Table 1: Analysis of group training diaries

 

M1

M2

F

Total weekly distance (k)

158

174

127

vLT weekly distance (k)

10.9 (6.9%)

25.4 (14.4%)

0

vΔ50 weekly distance (k)

6.8 (4.3%)

2.4 (1.4%)

10 (7.9%)

vVO2max (or above) weekly distance (k)

7.8 (5.0%)

0

4.8 (3.8%)

 

All other weekly distance not specified in the table was run at less than vLT, e.g. 90-minute runs at an easy pace.

 

M1 was one of two male groups, whose members performed faster-paced interval sessions, with a significant proportion of weekly kilometres run at vΔ50 and vVO2max pace. By contrast, members of the second male group (M2) focused on training at vLT, with no interval sessions at vVO2max and a greater overall weekly training distance. The F (female) group completed significantly shorter weekly distances than the men, but included fast-paced intervals sessions at vΔ50 and vVO2max pace.

 

The physiological profiles of the athletes in each group are summarised in Table 2 below. These profiles were determined by means of a step test performed on a running track, at ambient temperatures of 19-22°C and wind speed less than 2m/s. The athletes started running at a pace below vLT (F at 14 kph and M1 and M2 at 16 kph) and continued at this pace for three minutes. After 30 seconds’ rest, when blood lactate samples were taken, the athletes completed another three-minute run 1kph faster, and so on until exhaustion.

 

Table 2: Physiological profiles and 10k pbs

 

M1

M2

F

Weight (kg)

53.8

56.7

47.8

10 km PB (mins)

28:15

28:54

32:22

10k velocity (kph)

21.2

20.8

18.4

VO2max (ml/kg/min)

78.4

74.7

68.6

vVO2max (kph)

22.7

21.6

19.9

vΔ50 (kph)

21.4

20.8

18.3

VLT (kph)

20.2

19.9

16.8

 

Oxygen consumption was measured by means of a portable gas analysis system fitted to each athlete, and vVO2max was taken as the pace at which oxygen consumption did not go up.

 

It is evident from the table that there were differences between the two male groups in terms of physiological profile and 10k personal best, although it is not possible to say for certain that these differences were due to variations in training. The differences between the male and female groups were assumed to be largely gender related.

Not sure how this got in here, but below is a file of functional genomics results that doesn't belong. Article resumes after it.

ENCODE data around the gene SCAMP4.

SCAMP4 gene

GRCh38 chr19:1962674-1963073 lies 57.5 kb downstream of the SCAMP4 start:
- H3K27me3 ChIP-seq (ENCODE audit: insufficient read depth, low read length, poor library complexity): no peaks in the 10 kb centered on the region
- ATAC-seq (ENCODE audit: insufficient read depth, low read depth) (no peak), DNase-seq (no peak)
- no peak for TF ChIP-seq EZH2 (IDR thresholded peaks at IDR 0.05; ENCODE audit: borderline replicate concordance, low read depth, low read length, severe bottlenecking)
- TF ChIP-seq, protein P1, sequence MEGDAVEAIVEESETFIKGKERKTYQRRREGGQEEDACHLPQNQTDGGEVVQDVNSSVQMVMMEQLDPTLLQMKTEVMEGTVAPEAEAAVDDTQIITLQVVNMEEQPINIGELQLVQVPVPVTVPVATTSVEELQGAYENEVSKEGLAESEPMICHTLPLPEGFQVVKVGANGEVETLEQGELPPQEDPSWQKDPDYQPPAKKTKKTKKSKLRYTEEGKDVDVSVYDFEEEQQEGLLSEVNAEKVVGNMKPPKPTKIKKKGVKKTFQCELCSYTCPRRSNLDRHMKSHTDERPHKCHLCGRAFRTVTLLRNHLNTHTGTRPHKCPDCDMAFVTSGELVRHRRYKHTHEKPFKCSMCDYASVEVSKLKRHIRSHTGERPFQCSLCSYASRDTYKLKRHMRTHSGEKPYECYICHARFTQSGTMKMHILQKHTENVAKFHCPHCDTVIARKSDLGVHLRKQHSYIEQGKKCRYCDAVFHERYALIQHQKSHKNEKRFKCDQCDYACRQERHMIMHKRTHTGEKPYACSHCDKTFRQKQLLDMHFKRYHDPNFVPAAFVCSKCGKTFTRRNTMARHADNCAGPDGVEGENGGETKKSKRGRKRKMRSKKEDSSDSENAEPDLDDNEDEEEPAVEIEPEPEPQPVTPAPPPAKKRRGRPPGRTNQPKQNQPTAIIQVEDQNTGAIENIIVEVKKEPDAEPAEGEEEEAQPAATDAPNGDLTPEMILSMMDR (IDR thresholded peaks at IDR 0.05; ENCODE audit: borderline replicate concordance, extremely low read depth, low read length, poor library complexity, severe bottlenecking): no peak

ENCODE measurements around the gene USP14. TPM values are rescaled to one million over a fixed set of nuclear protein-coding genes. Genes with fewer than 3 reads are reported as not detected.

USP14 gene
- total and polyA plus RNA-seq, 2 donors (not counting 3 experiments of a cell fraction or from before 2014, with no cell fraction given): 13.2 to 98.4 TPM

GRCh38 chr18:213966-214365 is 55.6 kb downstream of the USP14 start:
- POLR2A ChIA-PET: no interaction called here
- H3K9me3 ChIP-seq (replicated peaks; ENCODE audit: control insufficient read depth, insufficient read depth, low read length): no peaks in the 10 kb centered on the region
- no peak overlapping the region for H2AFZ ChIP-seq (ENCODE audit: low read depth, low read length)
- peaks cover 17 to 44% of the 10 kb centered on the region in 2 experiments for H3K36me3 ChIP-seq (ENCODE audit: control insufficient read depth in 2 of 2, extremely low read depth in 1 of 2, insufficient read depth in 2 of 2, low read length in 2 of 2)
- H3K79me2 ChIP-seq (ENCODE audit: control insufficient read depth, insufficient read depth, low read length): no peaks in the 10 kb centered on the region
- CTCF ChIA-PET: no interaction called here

M1 athletes were significantly faster than M2 athletes over 10k, a feature which is associated with superior VO2max, vVO2max and vΔ50. Statistical analysis showed that the superior vVO2max of the M1 athletes was related to their greater weekly distance at vVO2max and also that vΔ50 and vVO2max were the two biggest predictors of 10k performance.

 

This important research confirms Billat’s previous findings of the importance of training at vVO2max and the association of this intense pace with élite 10k performance. It would seem that for 10k racing vVO2max has a higher currency than vLT, probably because 10k pace is at greater than vLT pace – i.e. at vΔ50.

 

Obviously, pushing up your vVO2max will automatically increase your vΔ50, this being an intermediate point between vLT and vVO2max. Also, by focusing on vΔ50 and vVO2max you learn to produce the force required to boost economy at race pace, and speed.

 

Winning in modern international distance racing seems to require a burst of speed at the end of the race, just when you would expect to be slowing down. According to the venerable South African running physiologist Professor Tim Noakes, aerobic training alone cannot prepare distance runners for this feat; instead, training needs to focus on developing the neuromuscular system to produce the running speed required.